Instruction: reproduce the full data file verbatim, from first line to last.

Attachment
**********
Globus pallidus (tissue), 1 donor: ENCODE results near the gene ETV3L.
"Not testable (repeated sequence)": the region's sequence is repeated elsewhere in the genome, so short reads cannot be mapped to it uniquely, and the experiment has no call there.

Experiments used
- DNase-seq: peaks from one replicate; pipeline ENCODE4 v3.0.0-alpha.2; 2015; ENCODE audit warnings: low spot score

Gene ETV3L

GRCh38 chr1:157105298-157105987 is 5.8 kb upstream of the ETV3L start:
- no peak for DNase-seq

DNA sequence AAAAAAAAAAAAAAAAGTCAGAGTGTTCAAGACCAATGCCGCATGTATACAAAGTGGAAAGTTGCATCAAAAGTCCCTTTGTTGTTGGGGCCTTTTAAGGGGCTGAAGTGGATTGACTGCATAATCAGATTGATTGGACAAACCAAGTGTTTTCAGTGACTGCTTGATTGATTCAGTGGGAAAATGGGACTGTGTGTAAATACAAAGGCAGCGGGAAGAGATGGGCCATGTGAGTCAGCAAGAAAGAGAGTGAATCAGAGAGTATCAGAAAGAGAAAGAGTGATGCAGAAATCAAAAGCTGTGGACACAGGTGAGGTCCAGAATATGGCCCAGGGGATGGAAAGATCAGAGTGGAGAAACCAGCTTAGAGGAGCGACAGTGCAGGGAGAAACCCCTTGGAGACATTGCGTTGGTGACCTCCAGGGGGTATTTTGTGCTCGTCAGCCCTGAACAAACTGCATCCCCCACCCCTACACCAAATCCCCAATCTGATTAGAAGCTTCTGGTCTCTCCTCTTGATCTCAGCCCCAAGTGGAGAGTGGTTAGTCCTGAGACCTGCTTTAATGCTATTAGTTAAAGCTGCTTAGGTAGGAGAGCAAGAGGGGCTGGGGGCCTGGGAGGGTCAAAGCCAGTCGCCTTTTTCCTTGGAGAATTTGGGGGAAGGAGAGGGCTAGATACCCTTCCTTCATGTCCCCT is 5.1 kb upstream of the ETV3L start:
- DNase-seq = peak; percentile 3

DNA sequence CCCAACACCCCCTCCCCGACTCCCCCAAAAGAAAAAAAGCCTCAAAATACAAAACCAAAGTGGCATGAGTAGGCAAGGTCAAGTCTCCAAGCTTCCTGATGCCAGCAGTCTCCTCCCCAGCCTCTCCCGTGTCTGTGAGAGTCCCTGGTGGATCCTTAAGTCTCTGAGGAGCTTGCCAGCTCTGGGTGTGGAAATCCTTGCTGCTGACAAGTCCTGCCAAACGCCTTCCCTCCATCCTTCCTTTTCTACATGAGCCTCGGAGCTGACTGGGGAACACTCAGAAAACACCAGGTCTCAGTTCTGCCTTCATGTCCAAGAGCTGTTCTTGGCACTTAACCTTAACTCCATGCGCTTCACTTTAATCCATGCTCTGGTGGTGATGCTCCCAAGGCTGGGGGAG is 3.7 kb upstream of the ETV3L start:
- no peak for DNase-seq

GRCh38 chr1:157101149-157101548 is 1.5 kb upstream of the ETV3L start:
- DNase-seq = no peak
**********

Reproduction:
Globus pallidus (tissue), 1 donor: ENCODE results near the gene ETV3L.
"Not testable (repeated sequence)": the region's sequence is repeated elsewhere in the genome, so short reads cannot be mapped to it uniquely, and the experiment has no call there.

Experiments used
- DNase-seq: peaks from one replicate; pipeline ENCODE4 v3.0.0-alpha.2; 2015; ENCODE audit warnings: low spot score

Gene ETV3L

GRCh38 chr1:157105298-157105987 is 5.8 kb upstream of the ETV3L start:
- no peak for DNase-seq

DNA sequence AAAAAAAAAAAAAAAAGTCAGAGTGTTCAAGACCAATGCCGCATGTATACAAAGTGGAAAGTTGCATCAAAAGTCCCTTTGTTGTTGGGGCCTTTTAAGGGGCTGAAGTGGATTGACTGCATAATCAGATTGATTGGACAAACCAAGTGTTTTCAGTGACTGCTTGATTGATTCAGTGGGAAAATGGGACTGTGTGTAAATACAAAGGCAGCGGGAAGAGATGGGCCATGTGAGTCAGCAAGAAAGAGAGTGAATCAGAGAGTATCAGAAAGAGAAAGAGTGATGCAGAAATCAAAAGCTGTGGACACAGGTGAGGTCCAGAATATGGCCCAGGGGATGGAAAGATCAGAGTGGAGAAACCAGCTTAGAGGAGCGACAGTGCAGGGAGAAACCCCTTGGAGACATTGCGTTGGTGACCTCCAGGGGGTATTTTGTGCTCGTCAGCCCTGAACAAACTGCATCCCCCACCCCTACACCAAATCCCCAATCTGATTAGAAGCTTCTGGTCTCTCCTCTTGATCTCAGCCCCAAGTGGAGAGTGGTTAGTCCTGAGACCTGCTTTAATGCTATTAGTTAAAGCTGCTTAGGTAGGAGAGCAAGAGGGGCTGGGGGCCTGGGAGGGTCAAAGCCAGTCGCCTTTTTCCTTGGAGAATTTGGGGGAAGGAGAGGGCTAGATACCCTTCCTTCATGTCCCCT is 5.1 kb upstream of the ETV3L start:
- DNase-seq = peak; percentile 3

DNA sequence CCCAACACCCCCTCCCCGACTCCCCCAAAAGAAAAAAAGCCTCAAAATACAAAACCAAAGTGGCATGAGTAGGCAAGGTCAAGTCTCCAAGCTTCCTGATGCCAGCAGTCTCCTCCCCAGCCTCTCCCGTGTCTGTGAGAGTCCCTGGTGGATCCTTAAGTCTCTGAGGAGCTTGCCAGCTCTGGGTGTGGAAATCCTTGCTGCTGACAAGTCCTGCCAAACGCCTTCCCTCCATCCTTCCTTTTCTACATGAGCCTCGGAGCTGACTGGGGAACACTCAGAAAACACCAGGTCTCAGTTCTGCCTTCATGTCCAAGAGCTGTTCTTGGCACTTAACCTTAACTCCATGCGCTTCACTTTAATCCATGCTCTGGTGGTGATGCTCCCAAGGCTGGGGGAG is 3.7 kb upstream of the ETV3L start:
- no peak for DNase-seq

GRCh38 chr1:157101149-157101548 is 1.5 kb upstream of the ETV3L start:
- DNase-seq = no peak